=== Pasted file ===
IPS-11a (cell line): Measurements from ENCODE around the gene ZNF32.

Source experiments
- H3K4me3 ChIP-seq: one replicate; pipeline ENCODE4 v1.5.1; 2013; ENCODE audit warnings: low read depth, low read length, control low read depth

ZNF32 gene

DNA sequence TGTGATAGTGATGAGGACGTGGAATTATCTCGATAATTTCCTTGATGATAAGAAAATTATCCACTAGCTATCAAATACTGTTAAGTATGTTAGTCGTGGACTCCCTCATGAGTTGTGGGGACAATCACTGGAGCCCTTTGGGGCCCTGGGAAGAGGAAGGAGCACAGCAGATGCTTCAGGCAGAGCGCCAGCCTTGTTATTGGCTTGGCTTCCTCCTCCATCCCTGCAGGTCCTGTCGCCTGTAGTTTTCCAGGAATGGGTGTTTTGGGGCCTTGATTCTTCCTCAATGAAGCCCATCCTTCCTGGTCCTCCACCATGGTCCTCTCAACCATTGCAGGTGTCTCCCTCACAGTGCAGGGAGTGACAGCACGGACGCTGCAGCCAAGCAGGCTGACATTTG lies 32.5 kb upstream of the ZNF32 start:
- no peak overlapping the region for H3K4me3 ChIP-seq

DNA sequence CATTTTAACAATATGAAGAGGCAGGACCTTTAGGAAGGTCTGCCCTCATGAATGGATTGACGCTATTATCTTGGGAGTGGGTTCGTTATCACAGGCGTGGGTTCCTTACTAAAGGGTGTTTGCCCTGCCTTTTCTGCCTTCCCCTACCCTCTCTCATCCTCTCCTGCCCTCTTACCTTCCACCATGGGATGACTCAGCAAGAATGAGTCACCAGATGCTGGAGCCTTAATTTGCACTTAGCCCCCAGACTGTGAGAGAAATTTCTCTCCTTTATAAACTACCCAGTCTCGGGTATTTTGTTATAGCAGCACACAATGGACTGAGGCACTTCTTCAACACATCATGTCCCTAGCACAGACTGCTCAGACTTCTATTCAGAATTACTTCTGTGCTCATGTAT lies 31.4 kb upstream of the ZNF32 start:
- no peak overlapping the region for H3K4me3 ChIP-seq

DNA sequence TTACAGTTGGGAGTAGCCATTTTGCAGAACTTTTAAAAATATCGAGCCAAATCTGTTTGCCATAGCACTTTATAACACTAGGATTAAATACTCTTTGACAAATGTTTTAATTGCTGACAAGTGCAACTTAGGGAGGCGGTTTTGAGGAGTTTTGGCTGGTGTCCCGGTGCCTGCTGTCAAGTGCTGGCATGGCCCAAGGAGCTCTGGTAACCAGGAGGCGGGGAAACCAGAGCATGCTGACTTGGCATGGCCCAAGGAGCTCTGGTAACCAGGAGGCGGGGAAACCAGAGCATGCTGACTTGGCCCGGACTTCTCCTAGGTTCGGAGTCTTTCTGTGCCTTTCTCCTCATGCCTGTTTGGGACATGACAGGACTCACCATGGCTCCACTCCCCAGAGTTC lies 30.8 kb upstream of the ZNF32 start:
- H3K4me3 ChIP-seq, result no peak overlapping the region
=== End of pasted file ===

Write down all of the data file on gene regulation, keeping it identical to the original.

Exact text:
IPS-11a (cell line): Measurements from ENCODE around the gene ZNF32.

Source experiments
- H3K4me3 ChIP-seq: one replicate; pipeline ENCODE4 v1.5.1; 2013; ENCODE audit warnings: low read depth, low read length, control low read depth

ZNF32 gene

DNA sequence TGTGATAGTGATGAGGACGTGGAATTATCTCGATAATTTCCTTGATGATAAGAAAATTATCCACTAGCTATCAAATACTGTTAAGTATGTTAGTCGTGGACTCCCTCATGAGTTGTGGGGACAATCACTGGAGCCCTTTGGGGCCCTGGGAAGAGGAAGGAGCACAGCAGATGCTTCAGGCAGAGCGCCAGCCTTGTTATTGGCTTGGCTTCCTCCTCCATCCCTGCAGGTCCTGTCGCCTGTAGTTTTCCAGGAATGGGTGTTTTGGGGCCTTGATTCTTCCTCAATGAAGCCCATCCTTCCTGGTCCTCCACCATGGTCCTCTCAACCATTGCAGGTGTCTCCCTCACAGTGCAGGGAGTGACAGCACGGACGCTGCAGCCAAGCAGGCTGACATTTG lies 32.5 kb upstream of the ZNF32 start:
- no peak overlapping the region for H3K4me3 ChIP-seq

DNA sequence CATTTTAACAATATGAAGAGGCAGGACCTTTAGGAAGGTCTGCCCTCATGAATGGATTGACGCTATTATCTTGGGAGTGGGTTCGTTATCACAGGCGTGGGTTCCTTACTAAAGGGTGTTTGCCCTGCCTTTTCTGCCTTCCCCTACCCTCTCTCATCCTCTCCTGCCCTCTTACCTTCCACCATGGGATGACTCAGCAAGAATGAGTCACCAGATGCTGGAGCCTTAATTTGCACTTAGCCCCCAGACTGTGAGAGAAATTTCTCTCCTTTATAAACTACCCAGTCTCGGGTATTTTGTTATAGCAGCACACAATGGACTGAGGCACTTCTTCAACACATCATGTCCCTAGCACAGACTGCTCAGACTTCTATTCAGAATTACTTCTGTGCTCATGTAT lies 31.4 kb upstream of the ZNF32 start:
- no peak overlapping the region for H3K4me3 ChIP-seq

DNA sequence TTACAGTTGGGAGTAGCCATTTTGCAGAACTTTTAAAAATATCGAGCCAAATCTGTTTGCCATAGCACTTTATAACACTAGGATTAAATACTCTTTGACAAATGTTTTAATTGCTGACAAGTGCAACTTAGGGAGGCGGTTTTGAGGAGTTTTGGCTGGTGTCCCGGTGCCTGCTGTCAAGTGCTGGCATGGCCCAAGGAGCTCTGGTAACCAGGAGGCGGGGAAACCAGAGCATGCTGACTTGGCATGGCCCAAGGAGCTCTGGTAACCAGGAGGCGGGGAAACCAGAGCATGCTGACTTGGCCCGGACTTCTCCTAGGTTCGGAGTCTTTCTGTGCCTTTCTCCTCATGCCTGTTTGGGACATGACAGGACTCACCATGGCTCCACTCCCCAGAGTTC lies 30.8 kb upstream of the ZNF32 start:
- H3K4me3 ChIP-seq, result no peak overlapping the region